Omonoia: Europe's largest importer of footballers?
AGONAsport’s Cypriot football contributor, Andreas Mantzas, talks about the high rate of foreigners at Omonoia and Cypriot football in general.
Omonoia Nicosia, a club with a proud 70 year tradition, classified as one of the finest clubs in Cyprus, the most popular team in Cyprus, supported by the “laos”, proud to be Cypriot. Yes, in the stands of the GSP Stadium, on the streets of not only the Cypriot capital, but in all cities and towns on the island, Omonoiates are a proud bunch, happy to tell anyone who will listen about how a true Cypriot supports Omonoia. They will eagerly tell you about the time the President of APOEL talked about the Cypriot national team, “Our government team plays today, and our national team (Greece) plays tomorrow”, or “We support the national team (Cyprus) but it’s the ethnos above all!” All of this may be true, but one place it’s not true is on the pitch.
According to a study by the CIES Football Observatory, based in Switzerland, in conjunction with the University of Neuchatel, Omonoia actually have the highest percentage of foreign players in all of Europe, 97.98% to be exact. This study was based on the first three matches of the season, taken from the 33 players in the starting XI in the total three matches.
The only Cypriot to start for Omonoia in this span, was the team Captain, Dimitris Christofi, who only started the team’s home opener, a 1-0 win over Alki Oroklini. However, fans of other Cypriot teams should not snicker at this news. Overall, the Cypriot league’s starting lineups in this span were 83.3% foreign, also the highest such percentage in Europe!
A look at Omonoia’s roster shows not many Cypriots overall. Apart from Christofi, there is only backup goalkeeper Konstantinos Panagi (who ironically is the first-choice keeper for the Cypriot national team), third-string keeper Alexandros Antoniou, Ioannis Kousoulos, and Fanos Katelaris who occasionally appear as substitutes but usually don’t start, and sparingly used midfielder Marinos Tzionis.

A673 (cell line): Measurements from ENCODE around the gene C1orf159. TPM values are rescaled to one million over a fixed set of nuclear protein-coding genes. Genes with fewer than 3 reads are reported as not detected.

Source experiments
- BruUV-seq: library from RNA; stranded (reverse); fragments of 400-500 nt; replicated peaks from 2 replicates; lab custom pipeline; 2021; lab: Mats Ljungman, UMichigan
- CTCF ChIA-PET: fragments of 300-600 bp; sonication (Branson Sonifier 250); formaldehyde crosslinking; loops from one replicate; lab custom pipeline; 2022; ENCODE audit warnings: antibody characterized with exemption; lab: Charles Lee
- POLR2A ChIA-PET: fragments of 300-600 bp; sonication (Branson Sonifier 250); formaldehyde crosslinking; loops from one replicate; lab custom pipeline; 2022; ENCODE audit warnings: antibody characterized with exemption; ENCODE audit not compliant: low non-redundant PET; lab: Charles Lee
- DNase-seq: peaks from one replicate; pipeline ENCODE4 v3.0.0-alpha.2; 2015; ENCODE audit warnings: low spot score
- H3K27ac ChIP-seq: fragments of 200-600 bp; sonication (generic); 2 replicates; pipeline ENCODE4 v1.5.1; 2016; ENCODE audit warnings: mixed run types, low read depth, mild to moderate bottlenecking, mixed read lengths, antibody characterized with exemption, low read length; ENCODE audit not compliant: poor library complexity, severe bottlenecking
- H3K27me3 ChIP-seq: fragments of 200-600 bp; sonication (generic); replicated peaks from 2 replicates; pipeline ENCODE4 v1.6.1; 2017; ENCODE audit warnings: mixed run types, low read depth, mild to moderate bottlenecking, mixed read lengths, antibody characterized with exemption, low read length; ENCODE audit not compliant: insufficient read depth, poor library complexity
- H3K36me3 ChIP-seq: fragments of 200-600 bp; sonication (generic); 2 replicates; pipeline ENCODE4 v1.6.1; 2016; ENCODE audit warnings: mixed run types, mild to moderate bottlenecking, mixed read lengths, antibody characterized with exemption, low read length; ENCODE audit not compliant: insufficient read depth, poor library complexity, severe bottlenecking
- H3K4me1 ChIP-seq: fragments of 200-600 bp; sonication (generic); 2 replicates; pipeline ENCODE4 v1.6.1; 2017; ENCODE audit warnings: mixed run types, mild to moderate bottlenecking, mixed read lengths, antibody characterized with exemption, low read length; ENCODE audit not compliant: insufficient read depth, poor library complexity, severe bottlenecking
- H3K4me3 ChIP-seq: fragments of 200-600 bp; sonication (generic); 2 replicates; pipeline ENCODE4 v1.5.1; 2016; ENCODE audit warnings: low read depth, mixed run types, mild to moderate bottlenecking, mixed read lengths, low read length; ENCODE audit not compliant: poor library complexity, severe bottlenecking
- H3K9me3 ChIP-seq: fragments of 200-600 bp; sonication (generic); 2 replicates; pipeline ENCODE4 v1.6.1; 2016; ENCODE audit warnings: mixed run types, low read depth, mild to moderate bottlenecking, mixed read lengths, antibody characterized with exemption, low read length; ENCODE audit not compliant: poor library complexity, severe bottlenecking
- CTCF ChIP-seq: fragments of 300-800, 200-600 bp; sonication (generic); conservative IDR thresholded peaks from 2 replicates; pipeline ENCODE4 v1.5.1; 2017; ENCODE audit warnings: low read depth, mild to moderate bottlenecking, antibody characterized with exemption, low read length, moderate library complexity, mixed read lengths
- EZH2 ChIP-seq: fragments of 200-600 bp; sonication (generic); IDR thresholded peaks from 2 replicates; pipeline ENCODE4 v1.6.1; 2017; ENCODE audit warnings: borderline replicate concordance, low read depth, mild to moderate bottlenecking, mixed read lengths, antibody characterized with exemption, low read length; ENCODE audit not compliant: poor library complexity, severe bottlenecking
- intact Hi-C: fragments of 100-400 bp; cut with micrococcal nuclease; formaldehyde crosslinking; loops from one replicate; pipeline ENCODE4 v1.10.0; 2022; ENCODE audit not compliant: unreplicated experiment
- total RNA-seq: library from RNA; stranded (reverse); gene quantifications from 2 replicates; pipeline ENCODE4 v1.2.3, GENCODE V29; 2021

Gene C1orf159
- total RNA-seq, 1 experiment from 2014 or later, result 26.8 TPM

This is all part of a greater phenomenon in Cypriot football. Cypriots are not receiving much playing time, and it hurts all levels of Cypriot football, including the national team, which frequently features players that simply don’t get much playing time at their clubs. In fact, there are more Spanish players than Cypriot players on the Omonoia roster.
In an article I wrote in June wherein I examined what went wrong for Omonoia last season, one potential cause I pointed to was a lack of pride in the Omonoia shirt and what it represents. A foreign player does not know the history of Omonoia, or care for it as a matter of fact. Cyprus is an attractive destination for a football player. The league is getting better, the top teams get the chance to play in Europe, and in the winter months during the grind of the season, the weather is quite favorable, especially when compared to most of the rest of Europe. It is also not exactly a secret that the CFA’s rules on foreign players are very forgiving. Nonetheless, on an island full of offenders, the worst offender is Omonoia.